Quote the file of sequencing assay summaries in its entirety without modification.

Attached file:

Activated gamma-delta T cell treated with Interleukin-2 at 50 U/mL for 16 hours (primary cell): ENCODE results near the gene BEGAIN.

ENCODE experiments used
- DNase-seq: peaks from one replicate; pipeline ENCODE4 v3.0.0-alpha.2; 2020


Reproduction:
Activated gamma-delta T cell treated with Interleukin-2 at 50 U/mL for 16 hours (primary cell): ENCODE results near the gene BEGAIN.

ENCODE experiments used
- DNase-seq: peaks from one replicate; pipeline ENCODE4 v3.0.0-alpha.2; 2020